Nanoparticles cloaked in human lung cell membranes and human immune cell membranes have been shown in a study by researchers from UCSD to attract and neutralize the SARS-CoV-2 virus in cell culture, causing the virus to lose its ability to hijack host cells and reproduce.
The US Food and Drug Administration recently approved Gilead’s request to conduct clinical trials to investigate the use of an inhaled formulation of remdesivir as a treatment for COVID-19. In light of this announcement, we take a closer look at remdesivir, the clinical research that has been conducted so far, and the future trials Gilead has planned in relation to COVID-19.
How are scientists responding?
The complete genome of COVID-19 was recently posted on the UC Santa Cruz Genome Browser, an interactive web-based tool used by researchers all over the world to study genetic data. This enables scientists to look at the virus’ structure and research potential ways to attack it. Analyzing this genetic data, scientists have recently concluded that SARS-CoV-2 is a product of natural selection.
Scientists from Australia and France have also successfully cultured the virus from patient samples, enabling research to begin on potential treatments and vaccines.
Researchers from The University of Texas (UT) at Austin and the National Institutes of Health recently created the first 3D atomic scale map of the 2019-nCov spike protein using cryogenic electron microscopy (cryo-EM). Nanobodies which bind to this “spike” protein, have been isolated, which can be used to improve imaging of the virus.
A recent study has revealed the presence of a novel type of immune cell in the lungs which appear to have an important role in controlling inflammation during viral lung infection. Genetic variability in the human immune system has also been suggested to affect the susceptibility to, and severity of infection. Research also suggests that smoking cigarettes increases SARS-CoV-2 receptors in the lung.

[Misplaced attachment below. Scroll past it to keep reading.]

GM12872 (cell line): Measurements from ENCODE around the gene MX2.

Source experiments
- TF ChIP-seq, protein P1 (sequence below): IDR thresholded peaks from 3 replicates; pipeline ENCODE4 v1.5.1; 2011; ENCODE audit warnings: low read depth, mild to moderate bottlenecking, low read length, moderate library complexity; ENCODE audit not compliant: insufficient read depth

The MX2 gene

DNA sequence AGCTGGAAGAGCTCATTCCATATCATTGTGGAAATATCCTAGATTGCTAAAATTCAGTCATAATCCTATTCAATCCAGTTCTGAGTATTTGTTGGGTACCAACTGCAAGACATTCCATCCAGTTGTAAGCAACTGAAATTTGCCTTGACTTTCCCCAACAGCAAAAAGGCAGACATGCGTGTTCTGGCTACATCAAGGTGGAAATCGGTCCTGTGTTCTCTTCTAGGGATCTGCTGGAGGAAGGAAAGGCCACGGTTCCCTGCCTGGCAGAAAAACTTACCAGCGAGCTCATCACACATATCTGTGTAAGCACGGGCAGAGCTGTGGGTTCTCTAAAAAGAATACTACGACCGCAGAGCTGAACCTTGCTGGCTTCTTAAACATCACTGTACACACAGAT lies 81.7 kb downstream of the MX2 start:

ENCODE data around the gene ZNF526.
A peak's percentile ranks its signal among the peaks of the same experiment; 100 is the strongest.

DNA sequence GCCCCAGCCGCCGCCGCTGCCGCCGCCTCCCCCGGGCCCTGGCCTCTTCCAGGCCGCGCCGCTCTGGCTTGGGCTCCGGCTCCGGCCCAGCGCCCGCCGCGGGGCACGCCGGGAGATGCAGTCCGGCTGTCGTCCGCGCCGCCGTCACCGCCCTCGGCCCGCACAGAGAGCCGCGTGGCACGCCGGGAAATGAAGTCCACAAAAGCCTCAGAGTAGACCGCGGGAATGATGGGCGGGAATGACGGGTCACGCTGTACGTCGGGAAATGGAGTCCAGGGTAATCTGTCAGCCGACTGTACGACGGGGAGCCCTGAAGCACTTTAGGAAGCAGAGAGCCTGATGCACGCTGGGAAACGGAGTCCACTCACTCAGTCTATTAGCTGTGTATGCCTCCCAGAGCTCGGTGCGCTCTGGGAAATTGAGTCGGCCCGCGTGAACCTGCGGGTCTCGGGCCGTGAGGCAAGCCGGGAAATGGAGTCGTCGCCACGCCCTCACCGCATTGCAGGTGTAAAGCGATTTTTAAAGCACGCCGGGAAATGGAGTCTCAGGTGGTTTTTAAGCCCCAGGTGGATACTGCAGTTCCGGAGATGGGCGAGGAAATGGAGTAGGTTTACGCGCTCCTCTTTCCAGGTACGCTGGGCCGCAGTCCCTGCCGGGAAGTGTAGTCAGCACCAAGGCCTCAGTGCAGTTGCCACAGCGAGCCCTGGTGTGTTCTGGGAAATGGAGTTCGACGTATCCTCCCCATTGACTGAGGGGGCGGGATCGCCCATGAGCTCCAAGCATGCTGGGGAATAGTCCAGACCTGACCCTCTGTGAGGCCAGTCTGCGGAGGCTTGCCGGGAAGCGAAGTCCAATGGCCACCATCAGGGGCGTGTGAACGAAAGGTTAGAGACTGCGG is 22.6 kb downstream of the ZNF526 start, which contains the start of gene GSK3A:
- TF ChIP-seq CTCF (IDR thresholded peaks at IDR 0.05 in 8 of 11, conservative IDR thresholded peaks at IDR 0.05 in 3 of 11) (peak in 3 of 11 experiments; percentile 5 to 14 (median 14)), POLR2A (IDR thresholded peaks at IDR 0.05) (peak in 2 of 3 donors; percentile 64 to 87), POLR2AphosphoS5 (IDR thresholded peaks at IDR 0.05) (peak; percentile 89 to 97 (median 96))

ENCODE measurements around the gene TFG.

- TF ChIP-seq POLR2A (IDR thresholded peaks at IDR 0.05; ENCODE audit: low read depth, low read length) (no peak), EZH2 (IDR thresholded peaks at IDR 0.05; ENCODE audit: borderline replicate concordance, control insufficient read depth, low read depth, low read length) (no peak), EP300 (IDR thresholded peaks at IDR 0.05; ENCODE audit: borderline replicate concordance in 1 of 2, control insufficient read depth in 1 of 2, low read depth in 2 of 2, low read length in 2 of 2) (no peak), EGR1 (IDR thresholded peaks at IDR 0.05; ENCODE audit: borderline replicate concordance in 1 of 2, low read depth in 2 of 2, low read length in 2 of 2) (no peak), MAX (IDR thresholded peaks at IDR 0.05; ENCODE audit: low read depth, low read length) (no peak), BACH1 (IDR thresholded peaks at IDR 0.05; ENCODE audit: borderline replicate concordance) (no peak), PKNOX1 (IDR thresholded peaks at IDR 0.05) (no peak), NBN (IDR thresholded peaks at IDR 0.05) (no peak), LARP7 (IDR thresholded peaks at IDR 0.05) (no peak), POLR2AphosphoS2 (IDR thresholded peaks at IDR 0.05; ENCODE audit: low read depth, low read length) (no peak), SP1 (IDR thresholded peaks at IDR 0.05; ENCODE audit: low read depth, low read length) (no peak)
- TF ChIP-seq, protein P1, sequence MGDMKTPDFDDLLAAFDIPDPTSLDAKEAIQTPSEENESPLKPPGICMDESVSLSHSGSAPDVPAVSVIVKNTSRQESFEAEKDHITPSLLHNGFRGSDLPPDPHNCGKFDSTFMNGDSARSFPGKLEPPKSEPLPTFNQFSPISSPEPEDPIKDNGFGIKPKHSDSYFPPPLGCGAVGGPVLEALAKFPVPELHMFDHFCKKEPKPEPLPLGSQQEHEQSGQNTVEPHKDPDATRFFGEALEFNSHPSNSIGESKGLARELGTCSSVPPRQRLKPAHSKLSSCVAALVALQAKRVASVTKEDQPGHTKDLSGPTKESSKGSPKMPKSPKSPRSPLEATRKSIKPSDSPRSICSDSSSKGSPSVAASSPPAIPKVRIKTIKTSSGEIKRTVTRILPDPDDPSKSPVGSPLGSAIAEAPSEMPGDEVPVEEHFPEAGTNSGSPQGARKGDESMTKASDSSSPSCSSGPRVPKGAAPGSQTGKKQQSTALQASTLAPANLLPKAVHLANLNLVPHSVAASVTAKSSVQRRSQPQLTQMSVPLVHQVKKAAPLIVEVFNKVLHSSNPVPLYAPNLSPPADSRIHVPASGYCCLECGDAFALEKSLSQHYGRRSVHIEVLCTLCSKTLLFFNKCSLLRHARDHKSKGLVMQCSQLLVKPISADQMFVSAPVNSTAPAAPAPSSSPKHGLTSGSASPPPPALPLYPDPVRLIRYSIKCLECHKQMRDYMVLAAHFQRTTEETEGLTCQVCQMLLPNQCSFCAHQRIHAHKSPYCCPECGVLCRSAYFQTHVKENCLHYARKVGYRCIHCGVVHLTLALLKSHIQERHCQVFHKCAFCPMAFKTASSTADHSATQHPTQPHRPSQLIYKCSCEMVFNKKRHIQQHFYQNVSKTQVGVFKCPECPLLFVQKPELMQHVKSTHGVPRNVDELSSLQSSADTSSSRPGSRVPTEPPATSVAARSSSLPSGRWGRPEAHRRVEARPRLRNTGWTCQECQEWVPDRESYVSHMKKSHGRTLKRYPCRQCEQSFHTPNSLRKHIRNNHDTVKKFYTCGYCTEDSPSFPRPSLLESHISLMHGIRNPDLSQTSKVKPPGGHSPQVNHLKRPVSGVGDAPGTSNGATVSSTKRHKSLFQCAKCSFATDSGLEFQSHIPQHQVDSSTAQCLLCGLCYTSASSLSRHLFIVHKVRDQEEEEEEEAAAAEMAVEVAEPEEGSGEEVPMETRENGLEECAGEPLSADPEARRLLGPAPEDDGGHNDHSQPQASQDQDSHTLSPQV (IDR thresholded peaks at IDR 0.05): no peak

The World Bank Group has also announced up to $12 Billion to support the COVID-19 response efforts. In another recent announcement, six research projects are to share a £20 Million fund.
The Internet of Things (IoT) is an automated solution that can scale quickly to match the speed of a growing epidemic. In the wake of the current coronavirus outbreak being declared a pandemic, we take a look at how the IoT is being employed here.
A comprehensive virological analysis of SARS-CoV-2 has now been published.
In a recent interview with Technology Networks, Professor Ben tenOever explained how he and his team are investigating the way host cells respond to viral infection, specifically SARS-CoV-2, and discusses some of the techniques that have been key in enabling them to understand the way different patients may respond.
A new coalition of more than 500 scientists from around the world has been created to share data on COVID-19 gleaned from the use of mass spectrometry techniques which examine people’s blood and other biomarkers.
Scientists have characterized the specific ways in which SARS-CoV-2 infects the nasal cavity to a great degree and how it infects and replicates progressively less well in cells lower down the respiratory tract, including the lungs.
A recent study simulated how SARS-CoV-2 spreads across surfaces in a hospital, finding that after 10 hours, the surrogate genetic material had spread to 41% of sites sampled across the hospital ward.
A tiny genetic mutation in the SARS-CoV-2 variant circulating throughout Europe and the United States significantly increases the virus’ ability to infect cells.
A team has discovered antibodies in the blood of recovered COVID-19 patients that provide powerful protection against SARS-CoV-2, the coronavirus that causes the disease, when tested in animals and human cell cultures.
Scientists have identified three of the specific targets most often selected by the antibodies from a group of patients who have had COVID-19. This is of great importance for developing effective vaccines and treatments, especially if they prove to be neutralizing.
Researchers have performed the first room-temperature X-ray measurements on the SARS-CoV-2 main protease — the enzyme that enables the virus to reproduce.
*Data retrieved from the Johns Hopkins University Coronavirus Resource Centre.